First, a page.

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See detailGeneration of analysis and consistent error fields using the Data Interpolating Variational Analysis (Diva)
Troupin, Charles ULg; Barth, Alexander ULg; Sirjacobs, Damien ULg et al

in Ocean Modelling (2012), 52-53

The Data Interpolating Variational Analysis (Diva) is a method designed to interpolate irregularly-spaced, noisy data onto any desired location, in most cases on regular grids. It is the combination of a ... [more ▼]

The Data Interpolating Variational Analysis (Diva) is a method designed to interpolate irregularly-spaced, noisy data onto any desired location, in most cases on regular grids. It is the combination of a particular methodology, based on the minimisation of a cost function, and a numerically efficient method, based on a finite-element solver. The cost function penalises the misfit between the observations and the reconstructed field, as well as the regularity or smoothness of the field. The intrinsic advantages of the method are its natural way to take into account topographic and dynamic constraints (coasts, advection, . . . ) and its capacity to handle large data sets, frequently encountered in oceanography. The method provides gridded fields in two dimensions, usually in horizontal layers. Three-dimension fields are obtained by stacking horizontal layers. In the present work, we summarize the background of the method and describe the possible methods to compute the error field associated to the analysis. In particular, we present new developments leading to a more consistent error estimation, by determining numerically the real covariance function in Diva, which is never formulated explicitly, contrarily to Optimal Interpolation. The real covariance function is obtained by two concurrent executions of Diva, the first providing the covariance for the second. With this improvement, the error field is now perfectly consistent with the inherent background covariance in all cases. A two-dimension application using salinity measurements in the Mediterranean Sea is presented. Applied on these measurements, Optimal Interpolation and Diva provided very similar gridded fields (correlation: 98.6%, RMS of the difference: 0.02). The method using the real covariance produces an error field similar to the one of OI, except in the coastal areas. [less ▲]

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See detailAdvanced Data Interpolating Variational Analysis. Application to climatological data
Troupin, Charles ULg; Sirjacobs, Damien ULg; Rixen, Michel et al

Poster (2011, April)

DIVA (Data Interpolating Variational Analysis) is a variational analysis tool designed to interpolate irregularly-spaced, noisy data onto any desired location, in most cases on regular grids. It is the ... [more ▼]

DIVA (Data Interpolating Variational Analysis) is a variational analysis tool designed to interpolate irregularly-spaced, noisy data onto any desired location, in most cases on regular grids. It is the combination of a particular methodology, based on the minimization of a functional, and a numerically efficient resolution method, based on a finite elements solver. The intrinsic advantages of DIVA are its natural way to take into account topographic and dynamic constraints (coasts, advection, ...) and its capacity to handle large data sets, frequently encountered in oceanography. In the present work, we describe various improvements to the variational analysis tool. The most significant advance is the development of a full error calculation, whilst until now, only an approximate error-field estimate was available. The key issue is the numerical determination of the real covariance function in DIVA, which is not formulated explicitly. This is solved by two concurrent executions of two DIVA, one providing the covariance for the other. The new calculation of the error field is now perfectly coherent with the inherent background covariance in all cases. The correlation length, which was previously set uniform over the computational domain, is now allowed to vary spatially. The efficiency of the tools for estimating the signal-to-noise ratio, through generalized cross-validation, has also been improved. Finally, a data quality-control method is implemented and allows one to detect possible outliers, based on statistics of the data-reconstruction misfit. The added value of these features are illustrated in the case of a large data set of salinity measured in the Mediterranean Sea. Several analyses are performed with different parameters in order to demonstrate their influence on the interpolated fields. In particular, we examine the benefits of using the parameter optimization tools and the advection constraint. The results are validated by means of a subset of data set apart for an independent validation. The corresponding errors fields are estimated using different methods and underline the role of the data coverage. [less ▲]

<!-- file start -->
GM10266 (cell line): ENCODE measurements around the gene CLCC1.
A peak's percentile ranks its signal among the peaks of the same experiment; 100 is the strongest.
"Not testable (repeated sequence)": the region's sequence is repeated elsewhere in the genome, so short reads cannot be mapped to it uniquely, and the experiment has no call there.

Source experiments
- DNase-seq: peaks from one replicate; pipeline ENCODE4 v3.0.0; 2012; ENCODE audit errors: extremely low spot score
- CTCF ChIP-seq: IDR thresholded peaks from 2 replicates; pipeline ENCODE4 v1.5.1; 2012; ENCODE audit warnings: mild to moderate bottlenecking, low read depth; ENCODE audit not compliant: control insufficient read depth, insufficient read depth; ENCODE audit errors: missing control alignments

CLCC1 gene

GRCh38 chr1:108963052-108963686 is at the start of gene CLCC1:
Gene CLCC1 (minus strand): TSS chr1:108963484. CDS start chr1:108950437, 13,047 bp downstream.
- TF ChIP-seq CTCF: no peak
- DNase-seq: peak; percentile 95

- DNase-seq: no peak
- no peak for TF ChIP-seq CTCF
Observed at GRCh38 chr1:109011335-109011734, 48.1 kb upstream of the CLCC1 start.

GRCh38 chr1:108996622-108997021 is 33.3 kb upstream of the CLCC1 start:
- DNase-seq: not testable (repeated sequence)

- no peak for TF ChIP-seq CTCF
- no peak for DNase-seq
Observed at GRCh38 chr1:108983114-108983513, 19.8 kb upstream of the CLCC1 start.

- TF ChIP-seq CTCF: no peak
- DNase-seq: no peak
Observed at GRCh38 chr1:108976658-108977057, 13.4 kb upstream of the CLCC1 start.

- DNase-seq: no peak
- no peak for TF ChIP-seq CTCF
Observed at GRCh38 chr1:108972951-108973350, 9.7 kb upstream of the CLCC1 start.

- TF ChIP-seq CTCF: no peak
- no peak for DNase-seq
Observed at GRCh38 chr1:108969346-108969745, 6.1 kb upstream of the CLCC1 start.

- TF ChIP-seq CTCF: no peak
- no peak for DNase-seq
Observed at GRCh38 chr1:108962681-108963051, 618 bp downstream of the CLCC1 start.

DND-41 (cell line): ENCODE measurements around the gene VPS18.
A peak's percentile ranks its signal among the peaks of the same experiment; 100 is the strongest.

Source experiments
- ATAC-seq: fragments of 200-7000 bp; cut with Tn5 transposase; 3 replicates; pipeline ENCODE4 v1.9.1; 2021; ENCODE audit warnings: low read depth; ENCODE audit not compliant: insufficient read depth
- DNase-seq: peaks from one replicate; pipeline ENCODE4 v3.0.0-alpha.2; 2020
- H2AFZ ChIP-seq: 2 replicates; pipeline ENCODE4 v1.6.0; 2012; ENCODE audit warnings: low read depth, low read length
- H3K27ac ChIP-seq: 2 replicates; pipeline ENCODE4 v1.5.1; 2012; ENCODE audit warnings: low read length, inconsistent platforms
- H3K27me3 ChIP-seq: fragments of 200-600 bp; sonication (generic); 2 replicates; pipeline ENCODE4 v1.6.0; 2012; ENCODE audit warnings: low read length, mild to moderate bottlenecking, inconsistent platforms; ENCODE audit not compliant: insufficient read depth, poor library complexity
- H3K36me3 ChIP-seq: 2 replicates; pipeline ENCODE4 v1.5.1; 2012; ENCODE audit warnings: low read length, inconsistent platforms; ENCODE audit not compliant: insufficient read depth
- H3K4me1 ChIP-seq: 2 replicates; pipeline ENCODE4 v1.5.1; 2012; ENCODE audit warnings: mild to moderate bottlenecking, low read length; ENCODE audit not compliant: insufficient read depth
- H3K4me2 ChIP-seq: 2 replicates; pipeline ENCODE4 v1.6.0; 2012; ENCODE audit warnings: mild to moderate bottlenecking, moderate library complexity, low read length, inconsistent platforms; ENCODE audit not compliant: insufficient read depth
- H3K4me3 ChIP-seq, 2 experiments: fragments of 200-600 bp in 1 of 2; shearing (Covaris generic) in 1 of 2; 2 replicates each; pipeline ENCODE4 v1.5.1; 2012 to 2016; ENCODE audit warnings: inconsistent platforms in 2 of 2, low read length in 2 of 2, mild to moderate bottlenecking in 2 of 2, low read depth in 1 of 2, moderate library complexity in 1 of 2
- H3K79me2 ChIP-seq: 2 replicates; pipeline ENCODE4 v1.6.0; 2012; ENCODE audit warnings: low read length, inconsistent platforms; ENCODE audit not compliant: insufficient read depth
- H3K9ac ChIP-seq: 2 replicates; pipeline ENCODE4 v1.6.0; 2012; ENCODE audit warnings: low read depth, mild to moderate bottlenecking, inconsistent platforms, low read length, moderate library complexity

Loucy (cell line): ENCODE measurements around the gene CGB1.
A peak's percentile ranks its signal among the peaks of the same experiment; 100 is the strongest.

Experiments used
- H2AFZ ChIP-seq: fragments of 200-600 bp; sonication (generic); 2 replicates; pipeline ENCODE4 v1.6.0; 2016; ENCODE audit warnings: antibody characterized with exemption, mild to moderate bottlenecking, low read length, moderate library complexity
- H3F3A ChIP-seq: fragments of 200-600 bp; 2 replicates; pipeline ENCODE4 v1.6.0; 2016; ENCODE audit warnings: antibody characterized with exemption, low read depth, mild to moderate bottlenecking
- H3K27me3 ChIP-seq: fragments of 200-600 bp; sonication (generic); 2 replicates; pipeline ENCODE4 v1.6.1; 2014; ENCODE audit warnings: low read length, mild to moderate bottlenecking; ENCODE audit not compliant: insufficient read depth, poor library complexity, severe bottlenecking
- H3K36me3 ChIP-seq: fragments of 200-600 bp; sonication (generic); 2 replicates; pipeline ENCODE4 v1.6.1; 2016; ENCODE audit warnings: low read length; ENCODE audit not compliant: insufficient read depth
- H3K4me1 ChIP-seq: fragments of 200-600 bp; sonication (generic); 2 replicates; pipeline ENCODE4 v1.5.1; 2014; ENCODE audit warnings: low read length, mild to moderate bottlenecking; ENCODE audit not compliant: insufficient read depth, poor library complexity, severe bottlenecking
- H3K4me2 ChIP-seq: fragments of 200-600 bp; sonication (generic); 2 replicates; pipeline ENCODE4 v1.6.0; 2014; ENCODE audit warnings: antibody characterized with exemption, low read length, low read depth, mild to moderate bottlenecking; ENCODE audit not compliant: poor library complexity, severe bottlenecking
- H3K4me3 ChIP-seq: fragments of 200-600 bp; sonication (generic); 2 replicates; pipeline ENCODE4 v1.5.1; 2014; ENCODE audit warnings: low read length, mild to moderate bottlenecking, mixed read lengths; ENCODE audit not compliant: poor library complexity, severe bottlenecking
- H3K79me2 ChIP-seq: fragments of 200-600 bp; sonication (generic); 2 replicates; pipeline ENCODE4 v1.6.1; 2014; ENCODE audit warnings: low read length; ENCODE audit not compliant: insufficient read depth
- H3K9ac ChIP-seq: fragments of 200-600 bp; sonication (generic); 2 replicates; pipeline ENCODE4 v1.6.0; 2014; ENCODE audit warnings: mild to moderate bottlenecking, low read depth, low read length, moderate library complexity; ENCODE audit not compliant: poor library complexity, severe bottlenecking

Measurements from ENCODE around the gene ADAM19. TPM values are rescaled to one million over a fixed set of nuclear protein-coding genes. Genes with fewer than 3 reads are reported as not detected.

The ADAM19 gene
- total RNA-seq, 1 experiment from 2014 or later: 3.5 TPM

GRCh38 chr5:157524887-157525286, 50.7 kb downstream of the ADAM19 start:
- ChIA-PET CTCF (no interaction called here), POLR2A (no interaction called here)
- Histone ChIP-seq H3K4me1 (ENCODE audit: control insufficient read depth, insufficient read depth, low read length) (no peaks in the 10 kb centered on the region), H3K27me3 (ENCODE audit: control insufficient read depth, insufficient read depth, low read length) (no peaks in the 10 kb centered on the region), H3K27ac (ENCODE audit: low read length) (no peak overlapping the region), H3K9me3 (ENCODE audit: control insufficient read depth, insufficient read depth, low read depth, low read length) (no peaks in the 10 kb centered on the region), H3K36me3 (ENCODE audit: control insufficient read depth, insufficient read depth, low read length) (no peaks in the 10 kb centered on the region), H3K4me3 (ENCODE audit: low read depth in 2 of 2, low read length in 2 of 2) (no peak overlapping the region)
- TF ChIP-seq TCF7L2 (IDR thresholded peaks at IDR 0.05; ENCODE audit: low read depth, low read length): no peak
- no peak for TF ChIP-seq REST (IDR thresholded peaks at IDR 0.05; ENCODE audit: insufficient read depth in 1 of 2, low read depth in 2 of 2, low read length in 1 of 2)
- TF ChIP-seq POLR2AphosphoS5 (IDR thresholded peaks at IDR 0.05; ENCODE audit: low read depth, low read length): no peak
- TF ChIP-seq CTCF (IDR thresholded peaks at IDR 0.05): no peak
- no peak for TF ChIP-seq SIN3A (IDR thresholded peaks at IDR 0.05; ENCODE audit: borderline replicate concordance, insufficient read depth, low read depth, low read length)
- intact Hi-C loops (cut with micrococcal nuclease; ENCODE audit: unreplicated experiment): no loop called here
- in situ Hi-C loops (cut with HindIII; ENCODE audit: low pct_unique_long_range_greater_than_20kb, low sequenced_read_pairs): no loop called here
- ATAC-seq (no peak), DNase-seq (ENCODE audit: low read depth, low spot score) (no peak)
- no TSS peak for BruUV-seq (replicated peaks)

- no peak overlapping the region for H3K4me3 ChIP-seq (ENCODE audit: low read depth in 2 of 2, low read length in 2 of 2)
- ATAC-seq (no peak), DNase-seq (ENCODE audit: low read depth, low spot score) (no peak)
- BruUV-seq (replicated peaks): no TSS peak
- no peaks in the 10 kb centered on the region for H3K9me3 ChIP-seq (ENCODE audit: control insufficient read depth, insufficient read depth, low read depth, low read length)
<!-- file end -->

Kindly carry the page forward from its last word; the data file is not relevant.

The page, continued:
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See detailAdvanced Data Interpolating Variational Analysis. Application to climatological data.
Troupin, Charles ULg; Sirjacobs, Damien ULg; Rixen, Michel et al

Poster (2011, March 21)

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See detailEvolution of Western Mediterranean Sea Surface Temperature between 1985 and 2005
Troupin, Charles ULg; Lenartz, Fabian; Sirjacobs, Damien ULg et al

Conference (2009, April 20)

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See detailUsing Diva on large datasets: applications and tips
Troupin, Charles ULg; Ouberdous, Mohamed ULg; Lenartz, Fabian et al

Scientific conference (2008, October 16)

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